Watching your fish in their tank should be a relaxing, joyful part of your day, but what happens when you notice something is wrong with your fish?
You might notice your fish breathing fast or gasping, and you might be wondering if that could be serious.
It’s easy to find yourself afraid for your fish at first, but it’s important to remember to keep calm while you figure out the problem.
There are a few different reasons your fish may be having trouble breathing, so let’s get down to the bottom of it quickly.
Why Is My Fish Breathing Fast?
There are multiple reasons your fish may be breathing fast, with the most common being a lack of oxygen in their tank.
Fish need air to breathe just like a human does.
Their gills filter oxygen out of the water, so it can get to their lungs and then into their bloodstream.
There are a few quick fixes to help a fish that is having trouble breathing, but the first step to fixing a problem is to identify it.
More often than not, your fish’s rapid breathing can be traced back to their environment and the water conditions.
It’s important to avoid panicking when you notice your fish gasping.
Taking them out of their tank and placing them in unprepared water will likely only shock them, and it could do more harm than good.
Leave your fish where they are and make gradual changes to their tank.
Let’s tackle the issue of low oxygen levels first, since getting proper air to a struggling fish is crucial.
1. Low Oxygen
One of the reasons your fish may be having trouble breathing is a lack of oxygen.
When there are low oxygen levels, your fish will begin to gasp or spend a lot of time at the surface of the tank.
Active fish will become sluggish, develop a loss of appetite, and of course, begin to breathe rapidly.
Fish cannot survive for long without proper oxygen, so it’s important to act quickly.
The best thing to do is to perform a large water change and increase water movement to create better oxygen flow.
Once the low oxygen has been dealt with, it’s important to make sure it doesn’t happen again.
The top causes of low oxygen are overcrowding, elevated water temperature, a lack of water movement, and in some rare cases, live plants can be to blame.
If you believe overcrowding is to blame for a lack of oxygen, it’s best to invest in multiple tanks and divide up your fish.
However, if you want to keep them all together, you should invest in a larger tank to house them in.
Overcrowding can also lead to numerous other issues, such as aggression, stunted growth, and various illnesses.
If you’re a breeder, it may be wise to stop the process temporarily until you have room to raise more fry.
Try not to stress your fish too much when moving them, and make sure their new tank’s conditions match their previous one.
3. A Lack of Water Movement
A lack of water movement can be solved by investing in a good filter.
A powerful filter should disturb the water enough to break any surface tension and send oxygen down into the tank where your fish need it most.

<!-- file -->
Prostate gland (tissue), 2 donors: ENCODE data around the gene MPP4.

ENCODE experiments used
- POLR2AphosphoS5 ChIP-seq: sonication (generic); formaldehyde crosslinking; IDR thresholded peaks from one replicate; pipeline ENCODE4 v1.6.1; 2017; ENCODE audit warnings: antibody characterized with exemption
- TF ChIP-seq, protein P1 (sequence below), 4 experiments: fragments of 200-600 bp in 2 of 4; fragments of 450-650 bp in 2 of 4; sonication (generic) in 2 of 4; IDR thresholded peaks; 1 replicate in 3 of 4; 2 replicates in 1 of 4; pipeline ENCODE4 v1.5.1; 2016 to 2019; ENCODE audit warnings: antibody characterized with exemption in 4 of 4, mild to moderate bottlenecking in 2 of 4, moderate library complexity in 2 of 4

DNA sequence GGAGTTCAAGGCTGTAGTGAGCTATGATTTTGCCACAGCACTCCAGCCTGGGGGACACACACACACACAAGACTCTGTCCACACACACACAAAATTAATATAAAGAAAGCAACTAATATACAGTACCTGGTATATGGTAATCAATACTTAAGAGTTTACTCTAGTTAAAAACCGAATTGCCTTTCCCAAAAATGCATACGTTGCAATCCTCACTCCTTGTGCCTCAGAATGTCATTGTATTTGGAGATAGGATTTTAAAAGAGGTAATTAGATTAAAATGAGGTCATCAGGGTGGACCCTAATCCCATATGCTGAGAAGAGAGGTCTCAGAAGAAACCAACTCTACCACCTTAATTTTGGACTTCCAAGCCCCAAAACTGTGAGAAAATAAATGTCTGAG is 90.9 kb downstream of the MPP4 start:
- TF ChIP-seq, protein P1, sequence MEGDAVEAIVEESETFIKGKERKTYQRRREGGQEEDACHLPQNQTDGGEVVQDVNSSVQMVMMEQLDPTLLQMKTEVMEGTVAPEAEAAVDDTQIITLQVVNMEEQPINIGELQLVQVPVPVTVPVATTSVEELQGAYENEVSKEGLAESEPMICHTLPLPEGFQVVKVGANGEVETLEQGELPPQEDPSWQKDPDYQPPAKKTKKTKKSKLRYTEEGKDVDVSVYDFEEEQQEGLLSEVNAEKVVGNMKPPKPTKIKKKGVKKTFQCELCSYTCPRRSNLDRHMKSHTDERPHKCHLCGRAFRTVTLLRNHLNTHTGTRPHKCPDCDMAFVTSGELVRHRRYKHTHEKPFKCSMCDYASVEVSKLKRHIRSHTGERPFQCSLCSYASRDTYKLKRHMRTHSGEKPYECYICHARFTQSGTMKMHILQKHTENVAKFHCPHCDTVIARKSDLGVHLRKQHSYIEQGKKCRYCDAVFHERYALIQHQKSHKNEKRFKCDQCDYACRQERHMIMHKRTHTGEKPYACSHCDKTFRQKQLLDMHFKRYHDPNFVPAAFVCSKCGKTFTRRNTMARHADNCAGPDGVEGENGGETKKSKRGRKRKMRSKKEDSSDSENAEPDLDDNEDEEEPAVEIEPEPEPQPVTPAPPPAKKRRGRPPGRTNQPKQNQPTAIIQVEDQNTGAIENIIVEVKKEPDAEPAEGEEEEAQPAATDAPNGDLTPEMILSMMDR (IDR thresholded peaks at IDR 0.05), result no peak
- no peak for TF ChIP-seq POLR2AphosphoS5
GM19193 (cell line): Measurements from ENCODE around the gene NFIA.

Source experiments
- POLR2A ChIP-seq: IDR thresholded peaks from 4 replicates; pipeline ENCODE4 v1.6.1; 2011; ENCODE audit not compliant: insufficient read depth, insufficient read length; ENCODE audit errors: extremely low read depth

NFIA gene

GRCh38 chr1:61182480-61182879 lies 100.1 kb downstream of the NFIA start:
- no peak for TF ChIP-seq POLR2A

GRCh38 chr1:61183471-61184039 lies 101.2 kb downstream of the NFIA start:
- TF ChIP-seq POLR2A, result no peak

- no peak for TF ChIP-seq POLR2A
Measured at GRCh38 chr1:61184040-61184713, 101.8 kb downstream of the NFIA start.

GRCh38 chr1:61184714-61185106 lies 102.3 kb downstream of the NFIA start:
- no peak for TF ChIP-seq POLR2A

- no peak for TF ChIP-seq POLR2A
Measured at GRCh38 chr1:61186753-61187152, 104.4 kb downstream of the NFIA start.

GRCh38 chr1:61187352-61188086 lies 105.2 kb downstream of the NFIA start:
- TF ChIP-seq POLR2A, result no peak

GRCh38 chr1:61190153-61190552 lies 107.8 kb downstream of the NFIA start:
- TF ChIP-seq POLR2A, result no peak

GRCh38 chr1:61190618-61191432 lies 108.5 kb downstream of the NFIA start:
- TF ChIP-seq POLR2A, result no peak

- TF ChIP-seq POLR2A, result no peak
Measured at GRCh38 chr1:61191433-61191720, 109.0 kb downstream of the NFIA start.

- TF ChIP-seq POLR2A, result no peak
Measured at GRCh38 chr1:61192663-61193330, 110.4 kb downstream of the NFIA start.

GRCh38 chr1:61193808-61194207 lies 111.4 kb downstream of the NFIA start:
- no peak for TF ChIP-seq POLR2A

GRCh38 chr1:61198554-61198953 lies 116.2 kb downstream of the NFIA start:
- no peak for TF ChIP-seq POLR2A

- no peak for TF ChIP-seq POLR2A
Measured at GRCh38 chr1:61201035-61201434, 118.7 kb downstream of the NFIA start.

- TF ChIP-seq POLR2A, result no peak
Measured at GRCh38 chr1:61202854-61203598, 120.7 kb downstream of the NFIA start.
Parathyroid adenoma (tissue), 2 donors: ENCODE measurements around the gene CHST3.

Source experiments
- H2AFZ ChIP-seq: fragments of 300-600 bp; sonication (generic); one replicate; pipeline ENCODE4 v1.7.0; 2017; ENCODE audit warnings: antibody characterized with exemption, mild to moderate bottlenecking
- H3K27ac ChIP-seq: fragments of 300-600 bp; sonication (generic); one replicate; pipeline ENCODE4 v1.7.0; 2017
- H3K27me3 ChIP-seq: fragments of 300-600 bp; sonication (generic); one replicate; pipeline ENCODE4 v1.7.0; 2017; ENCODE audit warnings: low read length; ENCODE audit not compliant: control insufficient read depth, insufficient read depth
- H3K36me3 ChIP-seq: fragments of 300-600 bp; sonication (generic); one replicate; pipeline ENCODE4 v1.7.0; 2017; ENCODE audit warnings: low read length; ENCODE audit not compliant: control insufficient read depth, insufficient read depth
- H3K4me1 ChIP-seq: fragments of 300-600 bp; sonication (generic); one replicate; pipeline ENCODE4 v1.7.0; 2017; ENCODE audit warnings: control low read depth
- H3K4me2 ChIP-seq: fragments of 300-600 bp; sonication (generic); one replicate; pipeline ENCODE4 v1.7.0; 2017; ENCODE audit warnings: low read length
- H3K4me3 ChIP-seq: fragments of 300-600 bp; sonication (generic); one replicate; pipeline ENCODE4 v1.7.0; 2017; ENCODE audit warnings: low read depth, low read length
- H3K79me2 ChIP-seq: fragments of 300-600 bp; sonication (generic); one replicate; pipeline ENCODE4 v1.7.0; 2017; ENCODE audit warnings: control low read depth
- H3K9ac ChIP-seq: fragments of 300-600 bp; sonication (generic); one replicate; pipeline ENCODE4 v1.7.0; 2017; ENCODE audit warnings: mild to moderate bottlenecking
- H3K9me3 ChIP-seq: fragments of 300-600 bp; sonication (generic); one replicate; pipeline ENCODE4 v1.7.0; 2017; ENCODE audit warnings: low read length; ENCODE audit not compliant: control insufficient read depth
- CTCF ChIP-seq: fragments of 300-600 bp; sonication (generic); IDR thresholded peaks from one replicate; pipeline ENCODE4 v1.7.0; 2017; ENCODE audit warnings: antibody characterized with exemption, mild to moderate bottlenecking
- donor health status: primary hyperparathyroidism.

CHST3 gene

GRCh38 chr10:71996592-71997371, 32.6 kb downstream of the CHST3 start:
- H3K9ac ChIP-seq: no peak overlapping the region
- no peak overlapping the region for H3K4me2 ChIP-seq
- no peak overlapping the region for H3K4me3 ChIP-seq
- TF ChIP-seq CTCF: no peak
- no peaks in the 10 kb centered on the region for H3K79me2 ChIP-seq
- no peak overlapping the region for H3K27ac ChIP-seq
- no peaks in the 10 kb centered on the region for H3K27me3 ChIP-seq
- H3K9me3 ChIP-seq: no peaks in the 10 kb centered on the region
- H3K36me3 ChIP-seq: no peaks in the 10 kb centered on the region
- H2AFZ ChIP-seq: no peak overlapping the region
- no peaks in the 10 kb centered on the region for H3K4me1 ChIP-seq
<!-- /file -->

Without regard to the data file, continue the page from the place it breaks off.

Your filter should take water from the bottom of your tank to be pushed back in at the top to increase aeration
You can use air stones to disturb the water’s surface as well.
Air stones are attached to an external pump which will send bubbles through the water to disturb the surface and allow air in.
The actual bubbles themselves don’t fill the tank with air; it’s simply for circulation.
You may have also heard that fish swimming rapidly will aid in aeration, but while that is true, it may not be enough to properly aerate your tank.
Once the oxygen level in your tank is higher, your fish should stop gasping and return to normal, but if not, move on to the next problem that may be to blame.
4. Elevated Water Temperature
When the water’s temperature is too high, it’s unable to hold as much oxygen.
Take the time to measure the water’s temperature and adjust it slowly because cooling the water down too quickly could shock your fish and do more harm than good.
You can change part of your tank’s water to adjust the temperature, and once the water is at the proper temperature, it’s important to take the proper steps to keep it there.
Monitor heaters and lights that you may be using to warm the water and consider investing in a thermometer to help monitor your tank’s temperature.
It’s important to make sure the tank’s water doesn’t get too cold, either.
Avoid placing your fish’s tank in a window, as the window will leach the heat from your fish tank and may put your fish at risk.
Keep in mind that, when adjusting water temperature, you shouldn’t go below your fish’s recommended temperature, as it could send them into shock.
If your fish are tropical, we don’t recommend lowering the temperature by much at all to avoid making your fish susceptible to sicknesses.
5. Live Plants
Finally, we move onto live plants.
Live plants should receive care, just like all the fish in your aquarium.
When live plants are placed in a tank, they require light in order to produce oxygen, so where there isn’t enough light, there likely won’t be enough oxygen.
Keep in mind that increasing the light in your tank will directly affect your fish through temperature.